6. Avoid the soda pop. At $2 - $2.50, it is an expensive drink. Avoid not just for monetary reasons, but also for your health. Most restaurants offer free refills and the waitress just keeps pouring. By the time you leave, you might have had 3+ glasses of soda. For this reason alone, I have stopped ordering sodas at a restaurant, because I was so bloated on soda. I now order just water. If you must have a soda, buy a 2 liter at the grocery store for 79 cents and drink it at home.

7. Enter your zip code at to see what area restaurants are offering deep discounts on gift certificates. You might be able to snag a $25 certificate for $10 or even cheaper!

8. Consider purchasing a Bonus or Entertainment book for your area. Order them online or look for the books at a local bookstore. The majority of the coupons are Buy 1 Get 1 FREE. We get one every year from my parents for Christmas. They make great gifts for people who are hard to buy for.

9. Do you receive a Coupon Clipper magazine in your mailbox? They are a great source for local restaurant coupons. We keep ours in the car, so we always have it with us. Also plug in your zip code at the Clipper site, DoubleTakeDeals for 50% off deals in your area.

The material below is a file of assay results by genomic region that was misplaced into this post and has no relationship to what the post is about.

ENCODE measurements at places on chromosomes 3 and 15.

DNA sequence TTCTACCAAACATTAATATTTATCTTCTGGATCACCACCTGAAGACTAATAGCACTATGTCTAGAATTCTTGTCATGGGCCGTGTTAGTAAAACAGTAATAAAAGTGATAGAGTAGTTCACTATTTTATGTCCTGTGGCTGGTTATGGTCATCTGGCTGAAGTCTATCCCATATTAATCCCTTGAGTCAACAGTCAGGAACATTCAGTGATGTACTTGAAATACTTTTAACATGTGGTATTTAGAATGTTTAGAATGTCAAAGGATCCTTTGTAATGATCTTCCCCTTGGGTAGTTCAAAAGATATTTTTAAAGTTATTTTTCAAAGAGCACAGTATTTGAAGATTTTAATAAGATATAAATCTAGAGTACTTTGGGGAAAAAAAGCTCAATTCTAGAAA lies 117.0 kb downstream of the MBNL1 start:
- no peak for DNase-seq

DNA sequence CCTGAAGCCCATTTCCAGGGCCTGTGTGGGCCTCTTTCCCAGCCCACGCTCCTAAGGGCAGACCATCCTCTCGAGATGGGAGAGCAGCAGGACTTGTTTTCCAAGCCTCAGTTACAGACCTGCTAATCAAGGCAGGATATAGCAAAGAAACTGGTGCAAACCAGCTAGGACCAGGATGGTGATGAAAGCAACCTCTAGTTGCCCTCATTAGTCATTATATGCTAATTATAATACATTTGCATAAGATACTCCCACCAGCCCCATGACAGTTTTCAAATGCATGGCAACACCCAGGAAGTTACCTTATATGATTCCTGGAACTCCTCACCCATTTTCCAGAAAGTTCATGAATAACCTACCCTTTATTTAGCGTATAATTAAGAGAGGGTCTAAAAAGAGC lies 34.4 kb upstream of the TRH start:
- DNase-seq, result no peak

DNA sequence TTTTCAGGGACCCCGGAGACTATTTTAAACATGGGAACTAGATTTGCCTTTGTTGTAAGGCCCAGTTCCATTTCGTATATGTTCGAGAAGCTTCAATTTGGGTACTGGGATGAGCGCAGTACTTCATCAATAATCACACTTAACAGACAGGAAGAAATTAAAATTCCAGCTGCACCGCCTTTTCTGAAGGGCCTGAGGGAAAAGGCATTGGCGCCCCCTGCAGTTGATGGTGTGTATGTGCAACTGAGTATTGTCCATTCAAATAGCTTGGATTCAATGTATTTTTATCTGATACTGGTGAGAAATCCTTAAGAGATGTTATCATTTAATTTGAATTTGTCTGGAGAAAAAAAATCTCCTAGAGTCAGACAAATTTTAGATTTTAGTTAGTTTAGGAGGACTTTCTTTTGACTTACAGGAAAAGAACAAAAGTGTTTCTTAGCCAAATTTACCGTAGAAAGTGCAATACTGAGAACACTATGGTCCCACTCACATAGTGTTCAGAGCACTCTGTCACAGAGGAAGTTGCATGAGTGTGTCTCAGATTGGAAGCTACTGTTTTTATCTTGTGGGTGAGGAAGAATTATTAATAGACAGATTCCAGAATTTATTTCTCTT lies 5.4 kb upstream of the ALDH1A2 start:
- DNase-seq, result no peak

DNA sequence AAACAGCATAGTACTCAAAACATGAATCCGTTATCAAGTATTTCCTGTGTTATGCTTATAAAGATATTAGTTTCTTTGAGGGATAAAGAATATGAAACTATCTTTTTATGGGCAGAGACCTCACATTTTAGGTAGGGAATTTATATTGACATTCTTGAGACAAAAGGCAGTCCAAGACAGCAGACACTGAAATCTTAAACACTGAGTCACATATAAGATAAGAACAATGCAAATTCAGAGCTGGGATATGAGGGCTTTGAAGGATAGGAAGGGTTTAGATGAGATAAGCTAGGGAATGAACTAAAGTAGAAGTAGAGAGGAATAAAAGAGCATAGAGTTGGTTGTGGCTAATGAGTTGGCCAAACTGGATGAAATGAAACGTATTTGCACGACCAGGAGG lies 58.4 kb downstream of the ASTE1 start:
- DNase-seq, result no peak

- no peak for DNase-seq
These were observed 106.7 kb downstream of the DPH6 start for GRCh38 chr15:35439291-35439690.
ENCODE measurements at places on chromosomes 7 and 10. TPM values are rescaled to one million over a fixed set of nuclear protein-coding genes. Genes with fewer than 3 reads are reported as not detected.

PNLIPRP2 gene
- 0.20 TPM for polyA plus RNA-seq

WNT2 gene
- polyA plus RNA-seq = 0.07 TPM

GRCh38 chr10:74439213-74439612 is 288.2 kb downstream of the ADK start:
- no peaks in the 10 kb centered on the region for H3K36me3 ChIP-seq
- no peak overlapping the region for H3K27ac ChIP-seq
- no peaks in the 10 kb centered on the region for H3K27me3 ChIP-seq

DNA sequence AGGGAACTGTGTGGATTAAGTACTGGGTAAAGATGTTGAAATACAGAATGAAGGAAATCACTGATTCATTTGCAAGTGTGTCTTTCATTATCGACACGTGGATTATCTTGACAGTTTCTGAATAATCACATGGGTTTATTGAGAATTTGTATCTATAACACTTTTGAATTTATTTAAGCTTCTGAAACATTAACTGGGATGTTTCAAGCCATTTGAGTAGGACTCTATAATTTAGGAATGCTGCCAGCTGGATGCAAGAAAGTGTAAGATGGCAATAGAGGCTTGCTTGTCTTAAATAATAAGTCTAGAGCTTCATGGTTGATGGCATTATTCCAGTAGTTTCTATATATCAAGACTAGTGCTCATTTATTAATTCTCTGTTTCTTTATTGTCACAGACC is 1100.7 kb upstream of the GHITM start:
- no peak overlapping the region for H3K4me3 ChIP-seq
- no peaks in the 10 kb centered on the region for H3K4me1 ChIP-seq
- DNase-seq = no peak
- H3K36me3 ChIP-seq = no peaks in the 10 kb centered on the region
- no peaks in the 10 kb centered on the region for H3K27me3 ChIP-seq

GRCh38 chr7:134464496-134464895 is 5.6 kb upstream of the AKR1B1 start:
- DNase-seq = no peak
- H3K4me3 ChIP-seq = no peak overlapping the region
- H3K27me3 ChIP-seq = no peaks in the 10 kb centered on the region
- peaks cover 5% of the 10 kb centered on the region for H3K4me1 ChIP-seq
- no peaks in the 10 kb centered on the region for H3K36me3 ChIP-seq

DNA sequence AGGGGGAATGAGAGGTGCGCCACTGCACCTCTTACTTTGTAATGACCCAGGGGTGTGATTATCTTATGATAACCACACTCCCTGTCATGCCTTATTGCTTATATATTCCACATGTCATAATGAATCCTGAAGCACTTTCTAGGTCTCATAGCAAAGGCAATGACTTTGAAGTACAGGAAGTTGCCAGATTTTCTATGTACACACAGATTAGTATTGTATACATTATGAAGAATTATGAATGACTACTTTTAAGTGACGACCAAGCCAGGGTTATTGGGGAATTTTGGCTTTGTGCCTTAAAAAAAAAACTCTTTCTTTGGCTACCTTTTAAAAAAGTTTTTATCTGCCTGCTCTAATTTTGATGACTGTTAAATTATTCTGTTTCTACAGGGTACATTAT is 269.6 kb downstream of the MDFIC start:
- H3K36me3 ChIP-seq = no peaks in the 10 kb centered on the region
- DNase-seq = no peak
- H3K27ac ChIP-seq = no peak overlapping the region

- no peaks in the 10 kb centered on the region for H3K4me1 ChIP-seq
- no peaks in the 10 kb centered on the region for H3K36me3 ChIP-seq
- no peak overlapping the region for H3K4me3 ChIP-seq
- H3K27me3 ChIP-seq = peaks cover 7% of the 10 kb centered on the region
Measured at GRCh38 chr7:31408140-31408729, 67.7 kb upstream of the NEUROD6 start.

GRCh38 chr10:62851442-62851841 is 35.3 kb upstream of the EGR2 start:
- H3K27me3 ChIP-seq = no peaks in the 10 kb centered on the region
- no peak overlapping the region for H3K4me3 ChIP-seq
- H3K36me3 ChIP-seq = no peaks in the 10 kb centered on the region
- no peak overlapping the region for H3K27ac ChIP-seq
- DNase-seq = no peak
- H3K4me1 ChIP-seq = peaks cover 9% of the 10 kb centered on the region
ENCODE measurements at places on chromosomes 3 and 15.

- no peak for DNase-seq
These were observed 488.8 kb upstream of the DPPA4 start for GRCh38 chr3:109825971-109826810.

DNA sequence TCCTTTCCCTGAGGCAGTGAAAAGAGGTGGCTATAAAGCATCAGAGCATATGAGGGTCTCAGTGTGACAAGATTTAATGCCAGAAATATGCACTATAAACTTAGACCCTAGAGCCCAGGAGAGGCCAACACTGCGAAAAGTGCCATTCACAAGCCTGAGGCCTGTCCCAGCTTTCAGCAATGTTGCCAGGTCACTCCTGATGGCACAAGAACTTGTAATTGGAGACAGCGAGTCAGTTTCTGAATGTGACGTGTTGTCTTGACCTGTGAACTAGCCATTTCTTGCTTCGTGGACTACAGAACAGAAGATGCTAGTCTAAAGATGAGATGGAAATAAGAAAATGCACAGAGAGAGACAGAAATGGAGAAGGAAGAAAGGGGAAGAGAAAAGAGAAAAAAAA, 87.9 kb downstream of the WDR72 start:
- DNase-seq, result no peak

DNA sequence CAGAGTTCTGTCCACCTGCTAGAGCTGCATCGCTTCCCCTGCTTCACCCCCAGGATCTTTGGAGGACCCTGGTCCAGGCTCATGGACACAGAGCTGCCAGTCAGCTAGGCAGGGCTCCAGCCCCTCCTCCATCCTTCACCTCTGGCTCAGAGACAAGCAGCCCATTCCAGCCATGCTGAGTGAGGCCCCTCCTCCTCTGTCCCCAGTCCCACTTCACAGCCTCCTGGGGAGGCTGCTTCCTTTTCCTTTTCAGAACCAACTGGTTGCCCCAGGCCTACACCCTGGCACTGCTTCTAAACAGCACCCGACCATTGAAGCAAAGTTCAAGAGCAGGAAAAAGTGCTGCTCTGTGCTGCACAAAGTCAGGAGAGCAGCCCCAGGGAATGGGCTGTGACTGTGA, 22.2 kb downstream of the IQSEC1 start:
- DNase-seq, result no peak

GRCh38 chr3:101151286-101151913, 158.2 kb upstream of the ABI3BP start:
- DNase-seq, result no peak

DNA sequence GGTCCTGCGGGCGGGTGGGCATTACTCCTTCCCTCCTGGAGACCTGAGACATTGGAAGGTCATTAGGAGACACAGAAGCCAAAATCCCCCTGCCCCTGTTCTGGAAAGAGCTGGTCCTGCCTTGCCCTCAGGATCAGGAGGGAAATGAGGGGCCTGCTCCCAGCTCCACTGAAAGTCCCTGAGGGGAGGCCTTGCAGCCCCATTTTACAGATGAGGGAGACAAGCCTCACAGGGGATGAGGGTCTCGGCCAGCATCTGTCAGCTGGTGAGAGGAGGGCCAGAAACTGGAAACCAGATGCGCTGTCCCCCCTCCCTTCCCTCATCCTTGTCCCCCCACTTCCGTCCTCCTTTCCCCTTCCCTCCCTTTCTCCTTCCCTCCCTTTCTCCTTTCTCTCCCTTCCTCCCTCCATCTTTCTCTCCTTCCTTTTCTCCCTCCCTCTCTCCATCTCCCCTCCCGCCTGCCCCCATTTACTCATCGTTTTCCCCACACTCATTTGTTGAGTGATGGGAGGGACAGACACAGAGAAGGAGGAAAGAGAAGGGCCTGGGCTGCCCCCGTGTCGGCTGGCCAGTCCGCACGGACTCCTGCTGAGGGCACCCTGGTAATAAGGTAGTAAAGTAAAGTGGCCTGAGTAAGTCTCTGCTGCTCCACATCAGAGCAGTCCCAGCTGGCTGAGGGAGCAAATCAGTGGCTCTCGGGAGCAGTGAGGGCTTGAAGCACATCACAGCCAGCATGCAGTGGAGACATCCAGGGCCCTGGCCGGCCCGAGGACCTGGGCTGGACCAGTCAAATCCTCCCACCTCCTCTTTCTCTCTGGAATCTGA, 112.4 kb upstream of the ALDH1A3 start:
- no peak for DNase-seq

10. Check your local newspaper for coupons. Find out when they run their dining guide. Ours runs on Thursdays and often times includes coupons.

11. Short on cash even with the coupons, save your change in a large jar and when it is full, cash it in for a non-guilty meal out.

What tips can you add to help save money at restaurants? Let us know in the comments.

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Image: bigjom /

Monday, February 14, 2011

Artisan Bread in Five Minutes a Day: My Experience

Upon my request, my husband bought me Artisan Bread in Five Minutes a Day: The Discovery That Revolutionizes Home Baking for Christmas in 2009.

with the inscription...

and no, we are not 300 lbs...yet.

We love our fresh baked bread. Who doesn't?

Freshly baked and smothered with butter or hummus or strawberry jelly.

Right after Christmas 2009, I made a batch of this bread and it was tasty, but for some reason I put the book back on the shelf and actually forgot about it.
This past November in 2010, I was in the bakery at Wegmans looking for a good loaf of bread for a special dinner for my husband's birthday. The freshly baked breads looked and smelled heavenly, but they were $4.50...for one loaf of bread. I indulged and as we were eating the $4.50 loaf, I remembered the cook book and I have been making the Artisan bread ever since.